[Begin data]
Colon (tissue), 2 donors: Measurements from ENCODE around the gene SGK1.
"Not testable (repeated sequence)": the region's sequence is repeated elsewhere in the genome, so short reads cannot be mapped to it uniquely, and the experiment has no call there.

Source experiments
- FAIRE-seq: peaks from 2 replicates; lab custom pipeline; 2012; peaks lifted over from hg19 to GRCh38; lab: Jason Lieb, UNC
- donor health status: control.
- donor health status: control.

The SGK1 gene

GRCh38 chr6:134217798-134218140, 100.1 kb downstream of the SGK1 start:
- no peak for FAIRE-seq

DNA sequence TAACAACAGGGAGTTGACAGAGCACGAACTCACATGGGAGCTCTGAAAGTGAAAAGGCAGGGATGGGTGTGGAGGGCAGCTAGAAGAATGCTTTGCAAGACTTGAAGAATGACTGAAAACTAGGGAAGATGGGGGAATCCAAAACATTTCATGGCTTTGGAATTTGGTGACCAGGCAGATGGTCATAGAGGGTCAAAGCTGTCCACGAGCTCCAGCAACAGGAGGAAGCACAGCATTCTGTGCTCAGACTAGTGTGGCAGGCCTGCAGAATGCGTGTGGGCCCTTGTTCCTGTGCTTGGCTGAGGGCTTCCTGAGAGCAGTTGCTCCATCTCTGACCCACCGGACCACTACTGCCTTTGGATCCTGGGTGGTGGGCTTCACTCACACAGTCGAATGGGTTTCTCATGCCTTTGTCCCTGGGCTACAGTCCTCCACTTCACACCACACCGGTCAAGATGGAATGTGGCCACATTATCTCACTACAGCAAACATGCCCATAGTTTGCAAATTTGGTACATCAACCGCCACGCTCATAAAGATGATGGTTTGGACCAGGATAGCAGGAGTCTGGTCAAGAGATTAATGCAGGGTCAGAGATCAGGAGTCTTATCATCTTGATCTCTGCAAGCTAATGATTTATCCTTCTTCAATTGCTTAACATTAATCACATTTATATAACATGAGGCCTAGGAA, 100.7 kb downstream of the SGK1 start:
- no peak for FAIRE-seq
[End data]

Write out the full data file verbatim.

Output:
Colon (tissue), 2 donors: Measurements from ENCODE around the gene SGK1.
"Not testable (repeated sequence)": the region's sequence is repeated elsewhere in the genome, so short reads cannot be mapped to it uniquely, and the experiment has no call there.

Source experiments
- FAIRE-seq: peaks from 2 replicates; lab custom pipeline; 2012; peaks lifted over from hg19 to GRCh38; lab: Jason Lieb, UNC
- donor health status: control.
- donor health status: control.

The SGK1 gene

GRCh38 chr6:134217798-134218140, 100.1 kb downstream of the SGK1 start:
- no peak for FAIRE-seq

DNA sequence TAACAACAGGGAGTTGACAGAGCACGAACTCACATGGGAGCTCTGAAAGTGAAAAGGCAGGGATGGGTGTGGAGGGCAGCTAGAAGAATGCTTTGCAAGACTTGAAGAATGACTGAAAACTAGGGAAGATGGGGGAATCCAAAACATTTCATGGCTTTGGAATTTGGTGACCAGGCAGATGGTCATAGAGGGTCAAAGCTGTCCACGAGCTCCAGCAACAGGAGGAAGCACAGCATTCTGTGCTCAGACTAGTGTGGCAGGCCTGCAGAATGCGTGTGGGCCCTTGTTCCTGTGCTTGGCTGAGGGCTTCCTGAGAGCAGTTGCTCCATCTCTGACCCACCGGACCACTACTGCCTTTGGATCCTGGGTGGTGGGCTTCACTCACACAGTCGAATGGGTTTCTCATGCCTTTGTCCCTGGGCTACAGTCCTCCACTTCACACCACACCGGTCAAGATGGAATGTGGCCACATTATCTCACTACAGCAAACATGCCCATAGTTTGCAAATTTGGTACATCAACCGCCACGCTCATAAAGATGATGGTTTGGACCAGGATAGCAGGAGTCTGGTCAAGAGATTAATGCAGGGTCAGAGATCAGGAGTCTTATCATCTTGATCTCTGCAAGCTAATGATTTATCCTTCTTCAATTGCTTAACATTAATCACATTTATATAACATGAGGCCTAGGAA, 100.7 kb downstream of the SGK1 start:
- no peak for FAIRE-seq